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Guarding against international threats

28 April 2021 | news

Increasing attempts by foreign powers to influence public and academic institutions have made headlines overseas recently. And in New Zealand, both Government agencies and universities are working to guard against similar interference here.

The eight universities’ research leaders have started a project to put in place systems to ensure that universities are delivering ‘trusted research’, particularly as part of their international relationships. 

Professor Margaret Hyland, Victoria University of Wellington, chairs the working group heading the project. “We need to be—and are—internationally connected, but we need to be aware of the risks associated with these collaborations. This project is about enabling connectedness and strengthening academic freedom by managing those risks. 

“A part of this is protection against foreign interference, but there are also risks around lost intellectual property, the potential for work to be misappropriated or misused, and reputational risks to individuals and institutions.”

Threats in university context

Malcolm McKee, from the NZSIS’s Protective Security Requirements (PSR) team, notes key points in the NZSIS’s 2020 Annual Report:

New Zealand’s academic sector, including its institutions, employees, and students are targets of foreign interference efforts intended to suppress or counter dissenting and unfavourable views of certain governments. These activities are inconsistent with academic freedom and are damaging to our economy and security.

A number of New Zealand academic and research institutions have established joint research projects and broader collaboration programmes with institutions affiliated with foreign militaries. A number of these collaborations are in fields where the research can be identified as dual-use, or applicable for both civil and military use.

“There are several threats in the university context,” he says. “These include the sensitive technology area, where research collaborations on technical advances may have dual use—both civil and military/security applications.”

To help universities and other research institutions deal with the issue of foreign interference, PSR has worked with Science New Zealand and UNZ to produce Trusted Research: Guidance for Institutions and Researchers.

“We worked with the UK’s Centre for the Protection of National Infrastructure referencing work they did on this last year,” says Malcolm. “Our overseas partners have done a lot of work in this area and our own Cabinet says this is a national security concern, so we are certainly leveraging off our partners’ work.”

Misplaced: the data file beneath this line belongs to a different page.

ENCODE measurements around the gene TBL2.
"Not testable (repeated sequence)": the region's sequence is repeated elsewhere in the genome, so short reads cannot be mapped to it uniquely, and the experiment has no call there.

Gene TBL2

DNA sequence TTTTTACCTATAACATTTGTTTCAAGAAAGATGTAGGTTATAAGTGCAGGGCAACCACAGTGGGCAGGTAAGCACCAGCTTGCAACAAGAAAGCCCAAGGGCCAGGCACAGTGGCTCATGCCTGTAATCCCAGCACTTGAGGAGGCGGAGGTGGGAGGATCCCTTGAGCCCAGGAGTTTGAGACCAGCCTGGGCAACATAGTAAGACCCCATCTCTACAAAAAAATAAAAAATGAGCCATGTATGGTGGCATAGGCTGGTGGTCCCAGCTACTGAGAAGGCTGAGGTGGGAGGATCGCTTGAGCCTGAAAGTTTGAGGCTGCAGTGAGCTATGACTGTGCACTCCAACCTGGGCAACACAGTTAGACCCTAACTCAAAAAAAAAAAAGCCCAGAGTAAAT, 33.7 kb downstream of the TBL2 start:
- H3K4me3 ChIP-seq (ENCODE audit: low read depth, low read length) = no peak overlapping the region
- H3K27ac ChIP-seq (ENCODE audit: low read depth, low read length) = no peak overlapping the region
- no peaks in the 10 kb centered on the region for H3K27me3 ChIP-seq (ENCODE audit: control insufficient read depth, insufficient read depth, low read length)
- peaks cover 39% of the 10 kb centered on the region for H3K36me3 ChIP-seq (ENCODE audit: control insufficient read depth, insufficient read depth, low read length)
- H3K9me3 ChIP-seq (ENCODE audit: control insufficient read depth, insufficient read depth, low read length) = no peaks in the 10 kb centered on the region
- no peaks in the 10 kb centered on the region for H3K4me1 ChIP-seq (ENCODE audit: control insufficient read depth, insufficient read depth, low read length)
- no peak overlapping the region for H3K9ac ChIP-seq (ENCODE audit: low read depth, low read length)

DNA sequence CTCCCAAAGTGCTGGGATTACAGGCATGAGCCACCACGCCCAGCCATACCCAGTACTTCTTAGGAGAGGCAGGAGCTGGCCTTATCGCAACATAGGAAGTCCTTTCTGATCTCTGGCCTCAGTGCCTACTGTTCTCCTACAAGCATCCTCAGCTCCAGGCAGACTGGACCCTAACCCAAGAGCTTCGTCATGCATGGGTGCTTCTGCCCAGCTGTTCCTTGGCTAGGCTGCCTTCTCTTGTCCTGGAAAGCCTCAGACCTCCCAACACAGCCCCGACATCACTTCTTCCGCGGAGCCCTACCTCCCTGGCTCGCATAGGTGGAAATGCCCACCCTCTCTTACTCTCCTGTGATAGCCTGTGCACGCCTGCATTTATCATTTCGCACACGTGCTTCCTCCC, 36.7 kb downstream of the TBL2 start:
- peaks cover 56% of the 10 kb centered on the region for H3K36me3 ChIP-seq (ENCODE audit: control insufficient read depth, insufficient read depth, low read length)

Malcolm says reaction to the guidance and the increasing openness and interaction with research agencies has been well received so far. “It’s early days yet, but very positive. The NZSIS is very concerned and motivated to do something about this, because the sort of influence we’re looking to guard against doesn’t naturally line up with New Zealand’s values, and there are clear commercial losses and reputational damage at stake.”

Growing awareness

Margaret Hyland says that universities and government agencies within the past couple of years have turned their attention more to trusted research. “It’s more a case of growing awareness than necessarily a greater threat, though we are seeing examples around the globe of interference in research, business and government domains,” she says. “You only have to look around and see the threats to cyber security where New Zealand agencies have been attacked. We’re not isolated and we have vulnerabilities.”

Balancing act

The UNZ project is just getting under way, and is intended to reduce any duplication of effort across the university sector by providing templates and reference material to which all universities can refer.  

“Broadly speaking we will be looking at what kinds of governance are necessary, and then underneath that, the kinds of operational structures that might be needed to deal with the risks—similar in a way to dealing with Health & Safety risks.”

An educational component is an important aspect of trusted research. “We need to be thinking about how we are supporting researchers to be able to evaluate potential risks, helping them manage it and sharing best practice.

“This is an issue all universities face, it makes sense for it to be a joint activity and for the sector to have a consistent approach. We’re still in the early phases, but we are preparing a trusted research guide for university leaders and a roadmap that outlines a rough timeframe across several years.

“We do want this to be seen as more enabling than restrictive. And we are also very mindful of the need to protect academic freedom. It’s a balancing act that universities have to manage, which is not necessarily something other organisations have to think about.”